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Headword: *)/ecammon mili/ou
Adler number: epsilon,1535
Translated headword: exammon of the Milion
Vetting Status: high
See under the [entry] 'Basilica'.
Greek Original:
*)/ecammon mili/ou: zh/tei e)n tw=| *basilikh/.
Beta 157.
While the exact meaning of “exammon” is unclear, it probably refers to a symbol or implement of measurement, such as a balance or container. Emperors often erected commemorative monuments in the vicinity of the Milion (mu 1065), and the Milion’s proximity to the Basilica explains the Suda’s ambiguity about the exact location of Heraclius’s exammon.
The relevant part of beta 157 reads: e)/nqa h)=n kai\ to\ e)/cammon e(/ws *(hraklei/ou tou= basile/ws. This derives from the eighth-century *parasta/seis su/ntomoi xronikai/ (Parastaseis), a collection of 'brief historical notices' on Constantinople’s monuments.
The precise meaning of e)/cammon has confounded commentators. At beta 157 Adler notes only the variant reading e)/camon and directs the reader to Preger, who had tentatively suggested that it is either a Hellenization of the Latin examen ('measure' or 'balance') or perhaps a corruption of e)ca/gion (web address 1) (Preger 1901, p. 28). Most commentators agree with Preger that e)/cammon relates in some way to measures or measurement. Dagron 1984 simply repeats Preger’s hypotheses and adds that the word also appears in Parastaseis 12, as an object held by a statue of Valentinian. Cameron 1984 and Berger 1988, in their full commentaries on the Parastaseis, also support Preger. Speck 1974 idiosyncratically suggests an emendation to e)/cwmon, which he interprets as indicating a statue of Heraclius that either wore an unsleeved tunic, or was naked (Speck, pp. 98-99).
*)/ecamon appears twice in the Parastaseis: Parastaseis 37, the source for beta 157, and Parastaseis 12, a difficult passage on the monument of the so-called Modion or Horreum, where an e)/camon appears in the right hand of a statue of Valentinian. It also appears in two texts that are derived from the Parastaseis: the ninth-century (?) Anonymous of Treu (p. 13,27f. and 21,20; its spelling of e)/cammon is adopted by the Suda) and *pa/tria th=s *kwnstantinoupo/lews II (41 and 51), which is roughly contemporaneous with the Suda. Given the relationship between these texts, there is no doubt that e)/camon and e)/cammon refer to the same object. See Cameron, pp. 3-8 for an analysis of this relationship.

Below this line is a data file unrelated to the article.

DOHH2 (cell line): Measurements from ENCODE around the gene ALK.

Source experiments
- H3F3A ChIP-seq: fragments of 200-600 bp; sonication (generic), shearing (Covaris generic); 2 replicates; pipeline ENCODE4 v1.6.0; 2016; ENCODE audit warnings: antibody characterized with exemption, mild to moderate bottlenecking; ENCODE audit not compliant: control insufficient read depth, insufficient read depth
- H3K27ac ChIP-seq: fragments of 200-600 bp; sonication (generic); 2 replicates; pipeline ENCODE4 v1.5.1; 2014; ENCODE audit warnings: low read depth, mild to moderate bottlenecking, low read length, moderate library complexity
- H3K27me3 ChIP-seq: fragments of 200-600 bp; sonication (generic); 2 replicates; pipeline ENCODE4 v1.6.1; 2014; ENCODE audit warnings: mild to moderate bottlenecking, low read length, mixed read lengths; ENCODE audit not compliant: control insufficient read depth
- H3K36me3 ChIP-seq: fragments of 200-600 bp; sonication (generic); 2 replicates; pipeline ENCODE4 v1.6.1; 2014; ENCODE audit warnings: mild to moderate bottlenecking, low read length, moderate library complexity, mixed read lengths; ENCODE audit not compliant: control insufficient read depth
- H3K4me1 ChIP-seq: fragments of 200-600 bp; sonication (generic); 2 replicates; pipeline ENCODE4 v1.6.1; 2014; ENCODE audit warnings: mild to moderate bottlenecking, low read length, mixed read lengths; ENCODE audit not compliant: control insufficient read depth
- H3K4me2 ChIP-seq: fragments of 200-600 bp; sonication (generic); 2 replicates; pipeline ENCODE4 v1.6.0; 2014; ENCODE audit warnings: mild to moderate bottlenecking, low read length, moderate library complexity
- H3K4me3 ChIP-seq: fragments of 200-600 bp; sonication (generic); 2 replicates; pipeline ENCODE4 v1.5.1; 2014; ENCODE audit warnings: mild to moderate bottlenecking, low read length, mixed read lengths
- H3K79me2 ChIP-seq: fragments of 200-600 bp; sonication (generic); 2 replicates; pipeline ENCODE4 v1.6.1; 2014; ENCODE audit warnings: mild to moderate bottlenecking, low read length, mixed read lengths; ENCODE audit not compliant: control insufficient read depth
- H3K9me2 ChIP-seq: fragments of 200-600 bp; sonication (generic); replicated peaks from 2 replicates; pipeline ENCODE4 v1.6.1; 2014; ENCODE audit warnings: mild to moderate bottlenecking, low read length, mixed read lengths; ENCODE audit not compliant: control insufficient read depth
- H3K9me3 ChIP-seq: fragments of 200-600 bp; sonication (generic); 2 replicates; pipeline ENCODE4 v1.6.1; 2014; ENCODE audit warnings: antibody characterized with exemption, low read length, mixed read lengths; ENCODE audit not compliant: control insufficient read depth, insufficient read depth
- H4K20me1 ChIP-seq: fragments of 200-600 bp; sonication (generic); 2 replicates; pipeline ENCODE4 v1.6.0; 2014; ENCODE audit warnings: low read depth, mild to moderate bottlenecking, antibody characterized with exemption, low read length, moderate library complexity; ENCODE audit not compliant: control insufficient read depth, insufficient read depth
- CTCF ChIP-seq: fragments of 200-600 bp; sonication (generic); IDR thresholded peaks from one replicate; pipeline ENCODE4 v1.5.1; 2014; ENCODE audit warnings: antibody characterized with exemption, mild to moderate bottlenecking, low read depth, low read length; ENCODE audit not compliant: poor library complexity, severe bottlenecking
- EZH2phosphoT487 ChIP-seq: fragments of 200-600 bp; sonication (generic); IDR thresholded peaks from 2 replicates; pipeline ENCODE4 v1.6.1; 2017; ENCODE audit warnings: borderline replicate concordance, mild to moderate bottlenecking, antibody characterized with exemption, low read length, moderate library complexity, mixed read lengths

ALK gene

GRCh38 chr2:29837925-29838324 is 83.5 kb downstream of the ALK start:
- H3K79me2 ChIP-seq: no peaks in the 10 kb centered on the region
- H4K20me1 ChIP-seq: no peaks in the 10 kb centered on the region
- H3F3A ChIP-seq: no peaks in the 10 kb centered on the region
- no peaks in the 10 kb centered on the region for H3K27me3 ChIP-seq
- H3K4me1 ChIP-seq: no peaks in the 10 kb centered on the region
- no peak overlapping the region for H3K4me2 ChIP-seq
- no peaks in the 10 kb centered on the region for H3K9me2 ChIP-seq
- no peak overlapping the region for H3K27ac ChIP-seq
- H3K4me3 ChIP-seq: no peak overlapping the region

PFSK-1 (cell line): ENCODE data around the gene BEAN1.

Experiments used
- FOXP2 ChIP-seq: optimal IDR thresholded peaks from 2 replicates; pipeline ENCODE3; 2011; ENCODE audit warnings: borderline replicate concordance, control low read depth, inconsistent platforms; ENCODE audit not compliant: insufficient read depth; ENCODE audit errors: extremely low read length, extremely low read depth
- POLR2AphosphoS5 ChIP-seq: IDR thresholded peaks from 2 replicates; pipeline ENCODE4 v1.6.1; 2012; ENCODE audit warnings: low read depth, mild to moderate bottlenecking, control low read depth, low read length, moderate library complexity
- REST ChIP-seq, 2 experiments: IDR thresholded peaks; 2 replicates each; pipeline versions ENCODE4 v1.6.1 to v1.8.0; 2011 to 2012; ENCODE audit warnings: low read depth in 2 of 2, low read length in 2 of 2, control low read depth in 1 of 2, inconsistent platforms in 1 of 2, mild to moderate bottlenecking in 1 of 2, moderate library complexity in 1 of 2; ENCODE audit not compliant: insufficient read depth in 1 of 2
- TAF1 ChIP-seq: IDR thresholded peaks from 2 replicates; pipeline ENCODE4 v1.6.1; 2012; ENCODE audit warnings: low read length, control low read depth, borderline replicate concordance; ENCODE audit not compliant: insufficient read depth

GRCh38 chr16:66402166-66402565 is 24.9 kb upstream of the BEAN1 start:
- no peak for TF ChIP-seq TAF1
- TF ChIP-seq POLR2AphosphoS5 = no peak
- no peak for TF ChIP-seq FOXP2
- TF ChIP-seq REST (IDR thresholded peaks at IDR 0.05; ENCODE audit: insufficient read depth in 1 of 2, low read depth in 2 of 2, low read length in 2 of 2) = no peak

Parastaseis 37 simply mentions that the e)/camon of Heraclius was one of the monuments in or near the Basilica. Parastaseis 12, however, offers an insight into the possible meaning of e)/cammon. The passage concludes, 'so too a statue of the Emperor Valentinian holding an (e)/camon) in its right hand was removed to pay tribute...' (Cameron, p. 75). This passage concerns the establishment of an official measure for grain by Valentinian and his construction of a monument in the Amastrianon to commemorate the punishment of someone who had cheated while measuring the grain dole. While Parastaseis 12 does not describe an e)/camon, it is logical that it was a symbol commemorating the official measure introduced by Valentinian. Further support for linking e)/cammon with measurement appears in Patria II, 51: 'the so-called [monument of the] Modion was a measure (w(rolo/gion), that is to say the e)/camon of the Modion'. While the exact meaning of this passage is also obscure, in combination with Parastaseis 12, the relationship between e)/cammon and measurement seems secure.
What then of the e)/cammon of the Milion or Heraclius, whose notice does not include any mention of measurement or grain? The Emperor Heraclius (610-641) did attempt to control weights and measures, reorganized the distribution of bread in 618 (Chron. Pasch. 711), and removed an official, nicknamed "the Earthquake,” who had attempted to double the price of bread (ibid. 715-716). It is certainly possible that Heraclius, involved in activities similar to those that prompted Valentinian to erect his e)/cammon, erected a similar monument.
Berger, A. Untersuchungen zu den Patria Konstantinupoleos, (Bonn, 1988)
Cameron, A. and J. Herrin. Constantinople in the early eighth century: the Parastaseis syntomoi chronikai, (Leiden, 1984)
Dagron, G. Constantinople Imaginaire: études sur le recueil des Patria, (Paris, 1984)
Preger, T., Hesychius, et al. Scriptores originum Constantinopolitanarum, (New York, 1975)
Speck, P. Die Kaiserliche Universität von Konstantinopel : Präzisierungen z. Frage d. höheren Schulwesens in Byzanz im 9. u. 10. Jahrhundert, (Munich, 1974)
Associated internet address:
Web address 1
Keywords: architecture; art history; daily life; food; geography; historiography
Translated by: Bret Mulligan on 25 November 2003@22:59:39.
Vetted by:
David Whitehead (augmented keywords; cosmetics on various levels) on 26 November 2003@04:09:33.
Catharine Roth (betacode details) on 26 November 2003@11:07:00.
Catharine Roth (tried again) on 26 November 2003@11:08:32.
David Whitehead (cosmetics) on 10 September 2012@04:56:10.
Catharine Roth (coding) on 22 April 2017@23:29:58.
Catharine Roth (typo; deleted a link) on 27 December 2017@22:41:20.


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